Today's best TVs are sharper and smarter than ever, but not many of them can go outside. Thankfully, there's the SunBriteTV 55-inch Veranda (SB-V-55-4KHDR-BL), an outdoor TV that puts 4K resolution and HDR support into a weatherproof package that can withstand rain, dust, temperature extremes and even bugs. The protective design gives the Veranda a premium price, but after testing the TV and viewing it indoors and out, it's worth the expense as the best outdoor TV we've seen and one of the best 55-inch TVs overall..
SunBriteTV 55-inch Veranda (SB-V-55-4KHDR-BL) Outdoor TV Specs
|Resolution||3840 x 2160|
|Ports||3 HDMI, 1 USB|
|Smart TV Software||N/A|
|Size||49.4 x 28.7 x 3.5 inches [w/o stand]|
|Weight||47 pounds [w/o stand]|
When it comes to the physical design of the outdoor-oriented Veranda, this TV is a fortress, not a fashion plate. It's all about protection, and style comes in a distant second. The TV cabinet is built like a tank, with powder-coated aluminum instead of the lightweight plastics and fancy finishes seen on premium indoor sets. The front and back halves of the cabinet are bolted together and sealed against moisture and dirt. It's also all enclosed, with no vents that might let in dust, bugs or salty ocean air.
The beefy metal construction makes for a hefty TV, with the Veranda weighing 47 pounds and measuring 49.4 x 28.7 x 3.5 inches without the optional stand. The overall design still manages to be slim and light compared with other outdoor TVs. The 40-inch Evervue Cosmos TV weighs a back-breaking 80 pounds, thanks to a stainless-steel enclosure and an internal climate-control unit. Even without specialized internal temperature controls, the Veranda can be used in extreme heat and cold, from highs up to 104 degrees Fahrenheit to lows of minus 24 degrees.
The back of the TV has a matte finish that resembles the protective spray-on lining seen in truck beds, while the front of the chassis – which is mostly just the display bezel – has a shinier finish. Set into the bottom bezel is the TV's IR sensor.
The set is primarily intended for wall mounting, and is compatible with 400-millimeter VESA brackets, of which SunBriteTV offers several weatherproof models. They range in price from $139 for a basic fixed mount, up to $369 for an articulated dual-arm mount. The tabletop stand used on our review unit is sold separately ($105), and has an all-weather design made of heavy-gauge aluminum, painted black to match the TV.
Ports and protection
On the back of the set is a sealed panel of inputs and outputs, giving you a full port selection. To keep the elements out, but allow cables in, the connector panel is locked behind a heavy metal door that secures with three thumb screws. Along the bottom of the door is a gap protected by a thick foam-rubber gasket. Flexible enough to mold to the shape of cables passing through, it effectively rebuffs wet weather and warmth-seeking insects that might try to work their way into the set's ports.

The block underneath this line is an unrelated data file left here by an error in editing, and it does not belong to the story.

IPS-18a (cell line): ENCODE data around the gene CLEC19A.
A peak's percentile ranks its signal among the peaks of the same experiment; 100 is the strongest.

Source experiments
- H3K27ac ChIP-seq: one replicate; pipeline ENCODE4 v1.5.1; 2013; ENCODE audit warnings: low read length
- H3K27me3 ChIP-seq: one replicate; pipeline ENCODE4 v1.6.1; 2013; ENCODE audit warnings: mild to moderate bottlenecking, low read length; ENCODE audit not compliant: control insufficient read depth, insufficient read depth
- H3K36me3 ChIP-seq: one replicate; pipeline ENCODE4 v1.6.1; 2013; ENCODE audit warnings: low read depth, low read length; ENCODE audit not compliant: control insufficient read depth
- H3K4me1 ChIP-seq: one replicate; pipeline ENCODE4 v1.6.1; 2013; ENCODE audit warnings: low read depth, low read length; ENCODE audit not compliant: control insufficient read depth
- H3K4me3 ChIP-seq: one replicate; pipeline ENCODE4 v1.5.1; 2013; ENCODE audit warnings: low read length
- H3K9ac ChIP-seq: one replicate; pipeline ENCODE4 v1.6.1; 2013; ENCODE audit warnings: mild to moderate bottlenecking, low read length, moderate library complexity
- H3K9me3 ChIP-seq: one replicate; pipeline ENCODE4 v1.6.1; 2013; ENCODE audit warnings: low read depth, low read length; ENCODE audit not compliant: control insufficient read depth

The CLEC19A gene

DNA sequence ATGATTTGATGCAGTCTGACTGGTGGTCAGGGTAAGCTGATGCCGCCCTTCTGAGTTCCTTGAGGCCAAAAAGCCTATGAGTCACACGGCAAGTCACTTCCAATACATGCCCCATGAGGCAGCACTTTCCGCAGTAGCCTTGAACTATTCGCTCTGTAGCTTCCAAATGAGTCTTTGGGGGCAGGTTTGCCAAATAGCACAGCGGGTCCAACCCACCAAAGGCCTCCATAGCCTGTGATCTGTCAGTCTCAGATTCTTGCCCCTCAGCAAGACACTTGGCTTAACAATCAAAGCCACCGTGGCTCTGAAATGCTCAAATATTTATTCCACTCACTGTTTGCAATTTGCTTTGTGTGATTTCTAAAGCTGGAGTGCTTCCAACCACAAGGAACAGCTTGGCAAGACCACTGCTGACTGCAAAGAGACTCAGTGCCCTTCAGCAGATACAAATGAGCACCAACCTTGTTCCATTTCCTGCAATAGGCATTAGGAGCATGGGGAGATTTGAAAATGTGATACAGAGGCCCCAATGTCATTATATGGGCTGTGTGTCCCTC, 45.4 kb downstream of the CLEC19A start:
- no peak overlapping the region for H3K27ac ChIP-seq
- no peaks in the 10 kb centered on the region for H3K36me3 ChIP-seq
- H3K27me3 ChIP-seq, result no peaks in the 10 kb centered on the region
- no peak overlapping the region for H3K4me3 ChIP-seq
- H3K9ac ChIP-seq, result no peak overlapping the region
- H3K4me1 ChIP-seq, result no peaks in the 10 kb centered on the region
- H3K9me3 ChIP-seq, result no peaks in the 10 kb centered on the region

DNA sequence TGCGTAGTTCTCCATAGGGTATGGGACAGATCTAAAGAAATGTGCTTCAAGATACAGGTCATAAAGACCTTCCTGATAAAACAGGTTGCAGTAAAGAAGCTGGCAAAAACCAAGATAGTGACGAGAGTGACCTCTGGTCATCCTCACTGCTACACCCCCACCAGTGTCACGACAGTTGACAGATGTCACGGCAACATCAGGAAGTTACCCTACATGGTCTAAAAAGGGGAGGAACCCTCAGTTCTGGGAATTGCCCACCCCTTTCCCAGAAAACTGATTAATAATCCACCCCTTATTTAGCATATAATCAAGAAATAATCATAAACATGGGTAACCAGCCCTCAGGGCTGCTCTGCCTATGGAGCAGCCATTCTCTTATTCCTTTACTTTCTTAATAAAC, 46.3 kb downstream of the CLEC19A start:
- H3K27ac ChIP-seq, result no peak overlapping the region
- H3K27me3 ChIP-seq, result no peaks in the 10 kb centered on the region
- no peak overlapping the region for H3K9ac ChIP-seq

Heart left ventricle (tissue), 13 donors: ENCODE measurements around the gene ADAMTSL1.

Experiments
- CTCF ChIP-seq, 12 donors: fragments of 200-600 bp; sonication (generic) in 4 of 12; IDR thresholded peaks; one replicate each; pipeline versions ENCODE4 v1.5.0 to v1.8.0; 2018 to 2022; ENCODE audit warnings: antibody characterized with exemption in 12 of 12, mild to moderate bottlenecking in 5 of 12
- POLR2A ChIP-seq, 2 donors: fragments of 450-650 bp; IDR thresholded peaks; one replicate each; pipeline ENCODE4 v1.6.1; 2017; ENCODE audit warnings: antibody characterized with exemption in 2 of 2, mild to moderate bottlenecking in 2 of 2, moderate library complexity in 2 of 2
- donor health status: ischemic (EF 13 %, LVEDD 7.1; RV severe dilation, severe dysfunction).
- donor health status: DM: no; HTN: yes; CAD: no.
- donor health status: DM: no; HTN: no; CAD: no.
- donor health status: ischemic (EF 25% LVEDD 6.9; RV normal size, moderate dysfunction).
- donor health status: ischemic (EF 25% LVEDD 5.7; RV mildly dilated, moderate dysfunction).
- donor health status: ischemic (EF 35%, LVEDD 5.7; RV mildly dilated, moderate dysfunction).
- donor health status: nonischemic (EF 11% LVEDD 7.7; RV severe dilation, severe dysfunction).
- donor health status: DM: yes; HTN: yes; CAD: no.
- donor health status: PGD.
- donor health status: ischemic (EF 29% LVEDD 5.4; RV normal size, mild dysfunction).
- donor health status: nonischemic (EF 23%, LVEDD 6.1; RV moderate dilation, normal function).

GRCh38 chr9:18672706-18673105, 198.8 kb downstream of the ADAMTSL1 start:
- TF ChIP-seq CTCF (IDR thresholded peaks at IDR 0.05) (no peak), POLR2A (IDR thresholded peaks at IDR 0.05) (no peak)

The port selection is decent, with three HDMI ports (including one with Audio Return Channel support), component and composite video inputs, and even a VGA port. A single USB 3.0 port lets you connect a drive for digital media, or power an external device. An RF connector lets you attach an antenna for over-the-air channels.
While there is an Ethernet port, it's purely for IP-based control of the device. The TV has no smart functionality, and it isn't equipped for streaming without a secondary device. That said, the port compartment does offer enough room to add a Google Chromecast or other streaming stick, so you can add some smarts to the weatherproof dumb TV if you want to.
The Veranda is an outdoor TV, and with that specialization comes a few caveats about picture quality. The Veranda is optimized for shaded installations, such as a covered cabana or shaded deck. To improve visibility with so much potential ambient light, the display boasts a direct LED backlight that has the brightness dialed up.
Without local dimming, the Veranda's full-array backlight is just brighter, with none of the tightly focused illumination controls seen on premium indoor sets. A street scene in Spider-Man: Homecoming showed Peter Parker on a fire escape at sunset, and the entire scene was overwhelmed by the setting sun. Where it should have had rich colors and discernable details, the image was largely blown out.
When we tested the brightness, we measured a peak of 346 nits. That's nearly identical to the 2017 version of the SunBriteTV Veranda series, which measured at 354 nits. The SunBriteTV Signature series, on the other hand, posted a maximum brightness of 695 nits – but bear in mind, the Signature series is meant for partial sunlight viewing, while the Veranda is designed for full shade. Both offer very good visibility in their respective optimal conditions.